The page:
Molecular epidemiology of Plasmodium vivax and Plasmodium falciparum malaria among Duffy-positive and Duffy-negative populations in Ethiopia.
Lo E., Yewhalaw D., Zhong D., Zemene E., Degefa T., Tushune K., Ha M., Lee M-C., James AA., Yan G.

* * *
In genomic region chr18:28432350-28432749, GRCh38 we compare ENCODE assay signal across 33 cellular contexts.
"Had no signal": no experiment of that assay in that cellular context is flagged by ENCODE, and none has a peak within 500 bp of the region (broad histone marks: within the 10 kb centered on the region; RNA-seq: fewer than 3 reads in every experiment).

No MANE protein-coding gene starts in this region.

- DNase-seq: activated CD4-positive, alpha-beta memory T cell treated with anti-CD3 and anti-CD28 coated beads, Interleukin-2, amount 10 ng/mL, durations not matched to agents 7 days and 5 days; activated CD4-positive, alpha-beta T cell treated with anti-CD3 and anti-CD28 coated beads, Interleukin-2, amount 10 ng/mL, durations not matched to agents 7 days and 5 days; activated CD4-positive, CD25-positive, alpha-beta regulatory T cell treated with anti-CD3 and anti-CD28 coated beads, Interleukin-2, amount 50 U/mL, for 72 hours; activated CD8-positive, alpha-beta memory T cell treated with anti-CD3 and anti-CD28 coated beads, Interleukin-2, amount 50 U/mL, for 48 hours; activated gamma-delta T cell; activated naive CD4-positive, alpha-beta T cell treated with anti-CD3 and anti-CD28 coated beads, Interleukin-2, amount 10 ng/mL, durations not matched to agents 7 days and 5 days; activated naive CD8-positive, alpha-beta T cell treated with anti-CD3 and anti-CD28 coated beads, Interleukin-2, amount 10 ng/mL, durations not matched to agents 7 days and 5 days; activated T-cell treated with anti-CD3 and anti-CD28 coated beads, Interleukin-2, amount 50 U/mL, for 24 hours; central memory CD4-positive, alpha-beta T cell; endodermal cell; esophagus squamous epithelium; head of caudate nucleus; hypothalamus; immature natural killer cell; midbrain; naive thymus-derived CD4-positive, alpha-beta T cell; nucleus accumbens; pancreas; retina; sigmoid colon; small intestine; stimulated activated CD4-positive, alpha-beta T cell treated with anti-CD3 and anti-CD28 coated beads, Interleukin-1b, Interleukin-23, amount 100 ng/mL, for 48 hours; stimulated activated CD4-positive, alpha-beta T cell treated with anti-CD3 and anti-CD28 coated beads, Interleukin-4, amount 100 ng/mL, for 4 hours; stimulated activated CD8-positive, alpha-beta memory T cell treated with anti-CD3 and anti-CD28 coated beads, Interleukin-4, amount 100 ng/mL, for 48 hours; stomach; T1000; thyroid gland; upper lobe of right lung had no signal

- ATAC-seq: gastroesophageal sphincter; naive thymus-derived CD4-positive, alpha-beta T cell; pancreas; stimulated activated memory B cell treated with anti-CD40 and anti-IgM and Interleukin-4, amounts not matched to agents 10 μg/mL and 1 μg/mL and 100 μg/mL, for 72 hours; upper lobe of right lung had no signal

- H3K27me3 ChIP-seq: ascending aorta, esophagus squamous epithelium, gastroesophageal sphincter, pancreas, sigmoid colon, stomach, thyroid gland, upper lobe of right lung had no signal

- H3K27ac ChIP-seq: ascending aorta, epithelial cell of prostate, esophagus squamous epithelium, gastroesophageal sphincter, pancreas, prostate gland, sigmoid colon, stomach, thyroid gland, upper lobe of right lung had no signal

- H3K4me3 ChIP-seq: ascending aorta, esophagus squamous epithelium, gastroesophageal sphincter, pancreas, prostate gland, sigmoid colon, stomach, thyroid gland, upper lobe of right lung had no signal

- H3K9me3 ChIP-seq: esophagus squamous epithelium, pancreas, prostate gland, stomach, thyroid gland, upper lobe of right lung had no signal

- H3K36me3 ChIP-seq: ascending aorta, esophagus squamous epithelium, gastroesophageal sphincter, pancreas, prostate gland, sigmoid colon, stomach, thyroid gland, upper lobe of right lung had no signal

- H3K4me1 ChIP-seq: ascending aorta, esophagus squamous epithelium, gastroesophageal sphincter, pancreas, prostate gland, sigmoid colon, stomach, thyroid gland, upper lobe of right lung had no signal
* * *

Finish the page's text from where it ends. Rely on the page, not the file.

BACKGROUND: Malaria is the most prevalent communicable disease in Ethiopia, with 75% of the country's landmass classified as endemic for malaria. Accurate information on the distribution and clinical prevalence of Plasmodium vivax and Plasmodium falciparum malaria in endemic areas, as well as in Duffy-negative populations, is essential to develop integrated control strategies. METHODS: A total of 390 and 416 community and clinical samples, respectively, representing different localities and age groups across Ethiopia were examined. Malaria prevalence was estimated using nested PCR of the 18S rRNA region. Parasite gene copy number was measured by quantitative real-time PCR and compared between symptomatic and asymptomatic samples, as well as between children/adolescents and adults from the local community. An approximately 500-bp segment of the human DARC gene was amplified and sequenced to identify Duffy genotype at the -33rd nucleotide position for all the clinical and community samples. RESULTS: Plasmodium vivax prevalence was higher in the south while P. falciparum was higher in the north. The prevalence of P. vivax and P. falciparum malaria is the highest in children compared to adolescents and adults. Four P. vivax infections were detected among the Duffy-negative samples. Samples from asymptomatic individuals show a significantly lower parasite gene copy number than those from symptomatic infections for P. vivax and P. falciparum. CONCLUSIONS: Geographical and age differences influence the distribution of P. vivax and P. falciparum malaria in Ethiopia. These findings offer evidence-based guidelines in targeting malaria control efforts in the country.